Surface engineering for an efficient perovskite solar cell
(Sustainabilityenvironment.com) – High yield and long life have been for a long time two contrasting characteristics of perovskite solar cell. A dualism that still today curbs the spread of this technology on a large scale. But scientists from the National Renewable Energy Laboratory (NREL), the research arm of the US Department of Energy, may have found the junction point.
In collaboration with colleagues at the University of Toledo, the University of Colorado-Boulder and the University of California-San Diego, chemists have created an efficient and stable perovskite solar cell at the same time. Thanks to a particular architectural structure, the unit was able to convert 24 percent of the incident light into electricity, under the lighting of 1 sun; and maintained this efficiency at 87 percent of its original value after 2,400 hours of operation at 55 degrees Celsius.
How to make inverted architecture efficient
As they explain in the article published in the scientific journal Nature, the researchers have resorted to the inverted architecture, so called because the order of the layers of extraction of the charge deposited on the substrate is literally reversed. The structure is known for its high stability and for greater ease in tandem integration with other solar cells. On the other hand, it lacks efficiency, not reaching the standard architecture levels.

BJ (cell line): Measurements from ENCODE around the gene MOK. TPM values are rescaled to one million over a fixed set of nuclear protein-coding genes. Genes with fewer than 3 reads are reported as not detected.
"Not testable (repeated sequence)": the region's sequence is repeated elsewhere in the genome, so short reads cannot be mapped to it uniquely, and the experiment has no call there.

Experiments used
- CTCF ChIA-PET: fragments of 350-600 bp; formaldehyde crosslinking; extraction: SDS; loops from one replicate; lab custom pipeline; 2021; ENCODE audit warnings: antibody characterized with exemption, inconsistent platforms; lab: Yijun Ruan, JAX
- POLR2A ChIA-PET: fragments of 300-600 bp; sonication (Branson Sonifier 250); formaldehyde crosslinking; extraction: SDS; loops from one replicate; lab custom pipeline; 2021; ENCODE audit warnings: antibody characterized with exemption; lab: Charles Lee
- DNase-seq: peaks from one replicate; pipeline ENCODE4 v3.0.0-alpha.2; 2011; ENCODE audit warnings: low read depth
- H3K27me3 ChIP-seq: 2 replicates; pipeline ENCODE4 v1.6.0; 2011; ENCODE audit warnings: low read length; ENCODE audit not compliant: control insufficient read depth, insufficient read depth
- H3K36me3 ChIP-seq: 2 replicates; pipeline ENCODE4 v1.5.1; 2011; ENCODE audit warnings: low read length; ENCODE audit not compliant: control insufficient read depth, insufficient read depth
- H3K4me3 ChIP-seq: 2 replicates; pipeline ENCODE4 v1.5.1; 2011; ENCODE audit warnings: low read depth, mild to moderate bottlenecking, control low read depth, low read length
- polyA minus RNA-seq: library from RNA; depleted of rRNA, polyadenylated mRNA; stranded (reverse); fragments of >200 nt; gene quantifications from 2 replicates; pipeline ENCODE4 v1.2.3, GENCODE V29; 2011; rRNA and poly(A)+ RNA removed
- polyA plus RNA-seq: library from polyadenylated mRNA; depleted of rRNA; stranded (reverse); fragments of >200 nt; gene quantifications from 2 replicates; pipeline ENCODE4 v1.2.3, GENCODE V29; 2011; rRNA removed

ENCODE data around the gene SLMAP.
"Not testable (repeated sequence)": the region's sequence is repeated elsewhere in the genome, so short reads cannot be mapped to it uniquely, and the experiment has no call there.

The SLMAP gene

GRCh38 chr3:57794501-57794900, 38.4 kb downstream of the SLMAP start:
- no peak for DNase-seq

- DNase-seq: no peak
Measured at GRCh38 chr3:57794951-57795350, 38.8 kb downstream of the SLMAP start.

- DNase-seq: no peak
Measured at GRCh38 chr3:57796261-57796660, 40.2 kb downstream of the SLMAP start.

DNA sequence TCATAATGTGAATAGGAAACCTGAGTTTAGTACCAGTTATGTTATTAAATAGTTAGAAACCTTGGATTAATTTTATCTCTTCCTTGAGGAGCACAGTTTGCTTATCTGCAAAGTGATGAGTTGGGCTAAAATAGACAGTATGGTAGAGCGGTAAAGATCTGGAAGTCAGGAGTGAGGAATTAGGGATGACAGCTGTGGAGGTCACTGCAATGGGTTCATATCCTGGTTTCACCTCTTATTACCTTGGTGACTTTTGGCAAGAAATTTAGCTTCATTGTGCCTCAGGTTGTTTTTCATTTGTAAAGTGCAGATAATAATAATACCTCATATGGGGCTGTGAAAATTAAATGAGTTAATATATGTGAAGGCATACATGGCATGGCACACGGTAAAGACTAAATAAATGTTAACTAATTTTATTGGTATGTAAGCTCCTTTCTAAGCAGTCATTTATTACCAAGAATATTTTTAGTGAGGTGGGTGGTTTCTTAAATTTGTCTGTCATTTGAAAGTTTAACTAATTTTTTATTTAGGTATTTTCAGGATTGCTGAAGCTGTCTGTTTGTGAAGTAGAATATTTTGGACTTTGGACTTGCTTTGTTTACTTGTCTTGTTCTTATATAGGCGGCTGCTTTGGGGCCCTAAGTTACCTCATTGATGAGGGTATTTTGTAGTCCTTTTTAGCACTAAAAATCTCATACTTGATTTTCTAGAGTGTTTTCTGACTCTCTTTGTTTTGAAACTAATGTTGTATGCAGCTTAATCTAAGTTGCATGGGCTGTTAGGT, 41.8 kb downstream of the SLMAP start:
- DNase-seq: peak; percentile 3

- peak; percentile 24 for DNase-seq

To overcome the problem, the team led by NREL added a new molecule, 3-(Aminomethyl) pyridine (3-apy), to the surface of the perovskite cell. The 3-apy helped create a surface electric field that could bring efficiency above 25% by a value of 23%. The result is an efficient and more stable perovskite cell, promising progress for the world of photovoltaics. Scientists also pointed out that reactive surface engineering stands out as an effective approach to significantly improve the performance of inverted structures “to new cutting-edge levels of operational efficiency and reliability”.